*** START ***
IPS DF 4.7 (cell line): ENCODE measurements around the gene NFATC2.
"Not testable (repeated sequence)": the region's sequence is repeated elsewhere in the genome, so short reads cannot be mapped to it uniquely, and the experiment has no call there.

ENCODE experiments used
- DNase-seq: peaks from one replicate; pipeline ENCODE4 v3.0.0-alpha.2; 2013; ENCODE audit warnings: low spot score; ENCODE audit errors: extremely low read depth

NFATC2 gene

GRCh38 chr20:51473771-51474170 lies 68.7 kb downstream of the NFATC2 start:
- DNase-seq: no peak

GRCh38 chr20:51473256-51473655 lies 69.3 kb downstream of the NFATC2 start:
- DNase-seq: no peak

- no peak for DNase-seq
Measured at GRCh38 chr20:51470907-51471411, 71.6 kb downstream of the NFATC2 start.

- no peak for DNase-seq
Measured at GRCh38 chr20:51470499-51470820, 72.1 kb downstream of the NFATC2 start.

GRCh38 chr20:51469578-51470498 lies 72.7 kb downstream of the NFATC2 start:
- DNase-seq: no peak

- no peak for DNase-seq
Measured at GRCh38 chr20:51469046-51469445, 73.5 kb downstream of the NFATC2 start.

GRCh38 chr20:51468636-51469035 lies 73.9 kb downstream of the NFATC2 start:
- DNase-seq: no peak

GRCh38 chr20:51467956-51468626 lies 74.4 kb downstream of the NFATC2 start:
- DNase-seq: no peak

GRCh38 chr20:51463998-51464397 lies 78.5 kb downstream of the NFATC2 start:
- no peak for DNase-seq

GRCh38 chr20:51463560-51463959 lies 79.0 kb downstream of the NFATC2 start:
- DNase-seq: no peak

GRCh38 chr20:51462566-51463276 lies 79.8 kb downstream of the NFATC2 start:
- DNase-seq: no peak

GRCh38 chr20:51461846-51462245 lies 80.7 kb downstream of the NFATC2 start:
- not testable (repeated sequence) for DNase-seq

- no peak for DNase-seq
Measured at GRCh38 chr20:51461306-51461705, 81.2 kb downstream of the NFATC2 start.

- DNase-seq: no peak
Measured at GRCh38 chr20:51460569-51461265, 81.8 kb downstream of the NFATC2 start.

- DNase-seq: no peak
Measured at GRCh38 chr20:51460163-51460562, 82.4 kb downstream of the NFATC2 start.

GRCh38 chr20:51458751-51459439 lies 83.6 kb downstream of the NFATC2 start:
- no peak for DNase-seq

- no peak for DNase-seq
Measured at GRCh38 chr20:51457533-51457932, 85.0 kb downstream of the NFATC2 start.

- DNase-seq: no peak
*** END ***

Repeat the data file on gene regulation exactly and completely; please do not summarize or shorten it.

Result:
IPS DF 4.7 (cell line): ENCODE measurements around the gene NFATC2.
"Not testable (repeated sequence)": the region's sequence is repeated elsewhere in the genome, so short reads cannot be mapped to it uniquely, and the experiment has no call there.

ENCODE experiments used
- DNase-seq: peaks from one replicate; pipeline ENCODE4 v3.0.0-alpha.2; 2013; ENCODE audit warnings: low spot score; ENCODE audit errors: extremely low read depth

NFATC2 gene

GRCh38 chr20:51473771-51474170 lies 68.7 kb downstream of the NFATC2 start:
- DNase-seq: no peak

GRCh38 chr20:51473256-51473655 lies 69.3 kb downstream of the NFATC2 start:
- DNase-seq: no peak

- no peak for DNase-seq
Measured at GRCh38 chr20:51470907-51471411, 71.6 kb downstream of the NFATC2 start.

- no peak for DNase-seq
Measured at GRCh38 chr20:51470499-51470820, 72.1 kb downstream of the NFATC2 start.

GRCh38 chr20:51469578-51470498 lies 72.7 kb downstream of the NFATC2 start:
- DNase-seq: no peak

- no peak for DNase-seq
Measured at GRCh38 chr20:51469046-51469445, 73.5 kb downstream of the NFATC2 start.

GRCh38 chr20:51468636-51469035 lies 73.9 kb downstream of the NFATC2 start:
- DNase-seq: no peak

GRCh38 chr20:51467956-51468626 lies 74.4 kb downstream of the NFATC2 start:
- DNase-seq: no peak

GRCh38 chr20:51463998-51464397 lies 78.5 kb downstream of the NFATC2 start:
- no peak for DNase-seq

GRCh38 chr20:51463560-51463959 lies 79.0 kb downstream of the NFATC2 start:
- DNase-seq: no peak

GRCh38 chr20:51462566-51463276 lies 79.8 kb downstream of the NFATC2 start:
- DNase-seq: no peak

GRCh38 chr20:51461846-51462245 lies 80.7 kb downstream of the NFATC2 start:
- not testable (repeated sequence) for DNase-seq

- no peak for DNase-seq
Measured at GRCh38 chr20:51461306-51461705, 81.2 kb downstream of the NFATC2 start.

- DNase-seq: no peak
Measured at GRCh38 chr20:51460569-51461265, 81.8 kb downstream of the NFATC2 start.

- DNase-seq: no peak
Measured at GRCh38 chr20:51460163-51460562, 82.4 kb downstream of the NFATC2 start.

GRCh38 chr20:51458751-51459439 lies 83.6 kb downstream of the NFATC2 start:
- no peak for DNase-seq

- no peak for DNase-seq
Measured at GRCh38 chr20:51457533-51457932, 85.0 kb downstream of the NFATC2 start.

- DNase-seq: no peak